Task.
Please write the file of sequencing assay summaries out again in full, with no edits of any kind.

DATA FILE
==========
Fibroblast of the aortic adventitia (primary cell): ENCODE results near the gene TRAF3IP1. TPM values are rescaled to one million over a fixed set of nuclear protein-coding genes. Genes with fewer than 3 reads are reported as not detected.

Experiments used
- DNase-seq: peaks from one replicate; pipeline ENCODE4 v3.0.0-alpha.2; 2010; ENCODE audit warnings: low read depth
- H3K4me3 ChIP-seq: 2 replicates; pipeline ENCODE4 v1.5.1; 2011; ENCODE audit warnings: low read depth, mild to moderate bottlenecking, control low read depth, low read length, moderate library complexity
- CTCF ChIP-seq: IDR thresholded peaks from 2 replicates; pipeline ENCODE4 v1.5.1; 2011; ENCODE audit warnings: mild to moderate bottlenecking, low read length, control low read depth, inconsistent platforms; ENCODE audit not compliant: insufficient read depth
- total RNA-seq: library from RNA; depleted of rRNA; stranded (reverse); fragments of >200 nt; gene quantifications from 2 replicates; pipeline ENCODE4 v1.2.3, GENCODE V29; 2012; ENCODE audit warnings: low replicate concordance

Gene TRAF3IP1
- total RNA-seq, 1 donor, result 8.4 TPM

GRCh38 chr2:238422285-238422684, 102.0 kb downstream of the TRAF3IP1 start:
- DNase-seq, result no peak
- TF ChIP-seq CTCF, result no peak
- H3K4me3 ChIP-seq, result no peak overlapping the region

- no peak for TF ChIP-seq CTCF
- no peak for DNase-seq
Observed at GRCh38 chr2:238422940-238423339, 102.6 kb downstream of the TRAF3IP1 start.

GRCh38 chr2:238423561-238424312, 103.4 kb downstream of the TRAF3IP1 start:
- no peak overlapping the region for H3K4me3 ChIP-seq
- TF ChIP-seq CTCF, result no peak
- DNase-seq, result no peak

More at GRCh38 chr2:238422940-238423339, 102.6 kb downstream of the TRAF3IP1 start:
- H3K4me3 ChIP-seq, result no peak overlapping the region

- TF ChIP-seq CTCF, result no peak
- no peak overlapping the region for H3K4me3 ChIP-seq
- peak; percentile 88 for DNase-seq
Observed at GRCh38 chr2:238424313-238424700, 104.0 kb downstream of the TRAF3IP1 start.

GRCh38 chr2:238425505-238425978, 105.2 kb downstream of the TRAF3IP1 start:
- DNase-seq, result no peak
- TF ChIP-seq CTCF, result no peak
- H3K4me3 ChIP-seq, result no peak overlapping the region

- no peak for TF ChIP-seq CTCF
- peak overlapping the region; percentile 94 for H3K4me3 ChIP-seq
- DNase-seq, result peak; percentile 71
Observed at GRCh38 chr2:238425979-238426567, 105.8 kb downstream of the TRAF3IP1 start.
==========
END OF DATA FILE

Fibroblast of the aortic adventitia (primary cell): ENCODE results near the gene TRAF3IP1. TPM values are rescaled to one million over a fixed set of nuclear protein-coding genes. Genes with fewer than 3 reads are reported as not detected.

Experiments used
- DNase-seq: peaks from one replicate; pipeline ENCODE4 v3.0.0-alpha.2; 2010; ENCODE audit warnings: low read depth
- H3K4me3 ChIP-seq: 2 replicates; pipeline ENCODE4 v1.5.1; 2011; ENCODE audit warnings: low read depth, mild to moderate bottlenecking, control low read depth, low read length, moderate library complexity
- CTCF ChIP-seq: IDR thresholded peaks from 2 replicates; pipeline ENCODE4 v1.5.1; 2011; ENCODE audit warnings: mild to moderate bottlenecking, low read length, control low read depth, inconsistent platforms; ENCODE audit not compliant: insufficient read depth
- total RNA-seq: library from RNA; depleted of rRNA; stranded (reverse); fragments of >200 nt; gene quantifications from 2 replicates; pipeline ENCODE4 v1.2.3, GENCODE V29; 2012; ENCODE audit warnings: low replicate concordance

Gene TRAF3IP1
- total RNA-seq, 1 donor, result 8.4 TPM

GRCh38 chr2:238422285-238422684, 102.0 kb downstream of the TRAF3IP1 start:
- DNase-seq, result no peak
- TF ChIP-seq CTCF, result no peak
- H3K4me3 ChIP-seq, result no peak overlapping the region

- no peak for TF ChIP-seq CTCF
- no peak for DNase-seq
Observed at GRCh38 chr2:238422940-238423339, 102.6 kb downstream of the TRAF3IP1 start.

GRCh38 chr2:238423561-238424312, 103.4 kb downstream of the TRAF3IP1 start:
- no peak overlapping the region for H3K4me3 ChIP-seq
- TF ChIP-seq CTCF, result no peak
- DNase-seq, result no peak

More at GRCh38 chr2:238422940-238423339, 102.6 kb downstream of the TRAF3IP1 start:
- H3K4me3 ChIP-seq, result no peak overlapping the region

- TF ChIP-seq CTCF, result no peak
- no peak overlapping the region for H3K4me3 ChIP-seq
- peak; percentile 88 for DNase-seq
Observed at GRCh38 chr2:238424313-238424700, 104.0 kb downstream of the TRAF3IP1 start.

GRCh38 chr2:238425505-238425978, 105.2 kb downstream of the TRAF3IP1 start:
- DNase-seq, result no peak
- TF ChIP-seq CTCF, result no peak
- H3K4me3 ChIP-seq, result no peak overlapping the region

- no peak for TF ChIP-seq CTCF
- peak overlapping the region; percentile 94 for H3K4me3 ChIP-seq
- DNase-seq, result peak; percentile 71
Observed at GRCh38 chr2:238425979-238426567, 105.8 kb downstream of the TRAF3IP1 start.